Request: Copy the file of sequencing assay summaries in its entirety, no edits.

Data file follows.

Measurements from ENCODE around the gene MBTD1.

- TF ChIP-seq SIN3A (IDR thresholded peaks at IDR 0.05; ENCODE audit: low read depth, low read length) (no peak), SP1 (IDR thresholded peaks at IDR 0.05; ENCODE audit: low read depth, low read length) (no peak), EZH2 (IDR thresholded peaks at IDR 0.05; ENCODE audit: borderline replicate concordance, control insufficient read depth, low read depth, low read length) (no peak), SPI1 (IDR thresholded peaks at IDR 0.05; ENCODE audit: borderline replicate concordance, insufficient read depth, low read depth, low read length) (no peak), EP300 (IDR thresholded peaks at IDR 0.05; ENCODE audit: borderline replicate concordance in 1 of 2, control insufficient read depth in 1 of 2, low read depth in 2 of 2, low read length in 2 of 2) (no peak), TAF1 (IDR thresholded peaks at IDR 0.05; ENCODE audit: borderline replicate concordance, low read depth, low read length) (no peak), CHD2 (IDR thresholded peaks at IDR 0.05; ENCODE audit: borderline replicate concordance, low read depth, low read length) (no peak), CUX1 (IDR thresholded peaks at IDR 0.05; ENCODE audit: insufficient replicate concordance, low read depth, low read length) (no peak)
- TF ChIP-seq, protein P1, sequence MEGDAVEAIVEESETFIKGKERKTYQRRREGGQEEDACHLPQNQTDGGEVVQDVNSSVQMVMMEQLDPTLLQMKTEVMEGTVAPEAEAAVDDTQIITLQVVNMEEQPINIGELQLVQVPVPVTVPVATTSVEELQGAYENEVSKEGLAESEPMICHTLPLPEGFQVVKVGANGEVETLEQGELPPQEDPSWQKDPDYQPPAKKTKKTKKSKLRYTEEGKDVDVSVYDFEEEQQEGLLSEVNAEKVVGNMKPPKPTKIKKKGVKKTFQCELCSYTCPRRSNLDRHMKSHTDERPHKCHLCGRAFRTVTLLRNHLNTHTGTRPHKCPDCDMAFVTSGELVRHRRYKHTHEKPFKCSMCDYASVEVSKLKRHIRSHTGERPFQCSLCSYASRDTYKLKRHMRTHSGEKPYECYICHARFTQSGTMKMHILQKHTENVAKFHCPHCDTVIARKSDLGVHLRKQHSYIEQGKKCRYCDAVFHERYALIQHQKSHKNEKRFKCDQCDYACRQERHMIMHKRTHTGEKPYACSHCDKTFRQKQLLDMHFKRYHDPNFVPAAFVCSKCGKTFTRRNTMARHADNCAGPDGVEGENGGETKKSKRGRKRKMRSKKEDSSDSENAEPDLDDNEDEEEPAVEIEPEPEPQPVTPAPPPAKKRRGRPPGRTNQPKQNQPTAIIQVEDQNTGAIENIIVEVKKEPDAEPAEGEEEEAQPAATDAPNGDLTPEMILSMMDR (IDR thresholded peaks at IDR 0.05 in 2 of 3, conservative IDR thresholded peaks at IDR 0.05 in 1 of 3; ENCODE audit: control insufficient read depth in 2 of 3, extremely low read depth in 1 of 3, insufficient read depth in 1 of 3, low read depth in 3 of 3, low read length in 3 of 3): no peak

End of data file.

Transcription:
Measurements from ENCODE around the gene MBTD1.

- TF ChIP-seq SIN3A (IDR thresholded peaks at IDR 0.05; ENCODE audit: low read depth, low read length) (no peak), SP1 (IDR thresholded peaks at IDR 0.05; ENCODE audit: low read depth, low read length) (no peak), EZH2 (IDR thresholded peaks at IDR 0.05; ENCODE audit: borderline replicate concordance, control insufficient read depth, low read depth, low read length) (no peak), SPI1 (IDR thresholded peaks at IDR 0.05; ENCODE audit: borderline replicate concordance, insufficient read depth, low read depth, low read length) (no peak), EP300 (IDR thresholded peaks at IDR 0.05; ENCODE audit: borderline replicate concordance in 1 of 2, control insufficient read depth in 1 of 2, low read depth in 2 of 2, low read length in 2 of 2) (no peak), TAF1 (IDR thresholded peaks at IDR 0.05; ENCODE audit: borderline replicate concordance, low read depth, low read length) (no peak), CHD2 (IDR thresholded peaks at IDR 0.05; ENCODE audit: borderline replicate concordance, low read depth, low read length) (no peak), CUX1 (IDR thresholded peaks at IDR 0.05; ENCODE audit: insufficient replicate concordance, low read depth, low read length) (no peak)
- TF ChIP-seq, protein P1, sequence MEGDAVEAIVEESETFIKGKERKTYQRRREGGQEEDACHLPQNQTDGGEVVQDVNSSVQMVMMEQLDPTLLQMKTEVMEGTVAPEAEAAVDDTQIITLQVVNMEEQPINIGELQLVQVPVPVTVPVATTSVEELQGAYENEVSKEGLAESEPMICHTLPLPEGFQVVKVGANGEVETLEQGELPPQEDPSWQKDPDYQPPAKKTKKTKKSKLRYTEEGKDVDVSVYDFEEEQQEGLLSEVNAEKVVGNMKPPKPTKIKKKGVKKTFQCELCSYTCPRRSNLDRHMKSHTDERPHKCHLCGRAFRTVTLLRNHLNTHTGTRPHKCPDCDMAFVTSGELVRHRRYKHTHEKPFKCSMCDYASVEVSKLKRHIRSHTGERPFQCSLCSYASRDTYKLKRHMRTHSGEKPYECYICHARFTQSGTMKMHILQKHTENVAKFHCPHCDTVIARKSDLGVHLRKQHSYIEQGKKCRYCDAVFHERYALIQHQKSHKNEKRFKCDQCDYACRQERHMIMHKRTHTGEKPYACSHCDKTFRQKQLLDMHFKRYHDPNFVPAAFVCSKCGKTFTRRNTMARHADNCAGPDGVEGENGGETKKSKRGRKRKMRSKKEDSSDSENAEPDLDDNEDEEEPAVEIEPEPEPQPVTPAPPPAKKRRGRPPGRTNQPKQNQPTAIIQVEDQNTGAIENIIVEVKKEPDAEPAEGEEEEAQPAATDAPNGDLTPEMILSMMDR (IDR thresholded peaks at IDR 0.05 in 2 of 3, conservative IDR thresholded peaks at IDR 0.05 in 1 of 3; ENCODE audit: control insufficient read depth in 2 of 3, extremely low read depth in 1 of 3, insufficient read depth in 1 of 3, low read depth in 3 of 3, low read length in 3 of 3): no peak